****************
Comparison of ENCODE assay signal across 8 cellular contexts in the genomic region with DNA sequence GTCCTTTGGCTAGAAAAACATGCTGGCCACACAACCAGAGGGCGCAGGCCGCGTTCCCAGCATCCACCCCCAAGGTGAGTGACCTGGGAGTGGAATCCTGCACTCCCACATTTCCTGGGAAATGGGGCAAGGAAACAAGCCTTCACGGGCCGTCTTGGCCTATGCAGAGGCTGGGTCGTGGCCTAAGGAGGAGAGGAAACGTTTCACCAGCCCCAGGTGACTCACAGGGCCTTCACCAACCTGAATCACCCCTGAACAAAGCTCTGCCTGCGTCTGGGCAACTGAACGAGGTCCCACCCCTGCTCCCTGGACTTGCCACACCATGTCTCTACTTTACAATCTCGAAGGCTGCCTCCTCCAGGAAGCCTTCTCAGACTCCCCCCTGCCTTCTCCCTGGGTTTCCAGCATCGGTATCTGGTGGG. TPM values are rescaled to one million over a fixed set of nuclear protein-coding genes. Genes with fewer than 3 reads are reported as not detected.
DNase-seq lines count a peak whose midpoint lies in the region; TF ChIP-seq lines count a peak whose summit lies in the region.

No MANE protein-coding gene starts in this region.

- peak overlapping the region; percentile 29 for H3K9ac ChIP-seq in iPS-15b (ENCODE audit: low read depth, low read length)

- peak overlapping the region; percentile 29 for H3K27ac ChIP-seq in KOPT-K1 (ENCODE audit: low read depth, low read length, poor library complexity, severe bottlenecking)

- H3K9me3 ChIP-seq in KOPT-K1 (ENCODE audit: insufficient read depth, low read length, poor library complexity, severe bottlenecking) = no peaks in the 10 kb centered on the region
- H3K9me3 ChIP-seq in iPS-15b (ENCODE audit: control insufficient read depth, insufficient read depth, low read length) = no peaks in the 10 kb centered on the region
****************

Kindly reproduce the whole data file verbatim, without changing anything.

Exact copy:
Comparison of ENCODE assay signal across 8 cellular contexts in the genomic region with DNA sequence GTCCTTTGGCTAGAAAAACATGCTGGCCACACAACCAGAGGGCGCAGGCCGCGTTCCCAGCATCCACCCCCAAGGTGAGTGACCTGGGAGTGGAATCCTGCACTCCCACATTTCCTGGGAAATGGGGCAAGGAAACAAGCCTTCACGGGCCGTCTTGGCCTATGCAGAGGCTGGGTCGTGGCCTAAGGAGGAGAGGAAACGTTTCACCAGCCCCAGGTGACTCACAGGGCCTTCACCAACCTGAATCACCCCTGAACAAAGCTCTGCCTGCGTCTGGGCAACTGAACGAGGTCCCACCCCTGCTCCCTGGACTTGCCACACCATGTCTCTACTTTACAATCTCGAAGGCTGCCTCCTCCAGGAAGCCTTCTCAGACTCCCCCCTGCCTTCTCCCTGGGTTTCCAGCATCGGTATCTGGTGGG. TPM values are rescaled to one million over a fixed set of nuclear protein-coding genes. Genes with fewer than 3 reads are reported as not detected.
DNase-seq lines count a peak whose midpoint lies in the region; TF ChIP-seq lines count a peak whose summit lies in the region.

No MANE protein-coding gene starts in this region.

- peak overlapping the region; percentile 29 for H3K9ac ChIP-seq in iPS-15b (ENCODE audit: low read depth, low read length)

- peak overlapping the region; percentile 29 for H3K27ac ChIP-seq in KOPT-K1 (ENCODE audit: low read depth, low read length, poor library complexity, severe bottlenecking)

- H3K9me3 ChIP-seq in KOPT-K1 (ENCODE audit: insufficient read depth, low read length, poor library complexity, severe bottlenecking) = no peaks in the 10 kb centered on the region
- H3K9me3 ChIP-seq in iPS-15b (ENCODE audit: control insufficient read depth, insufficient read depth, low read length) = no peaks in the 10 kb centered on the region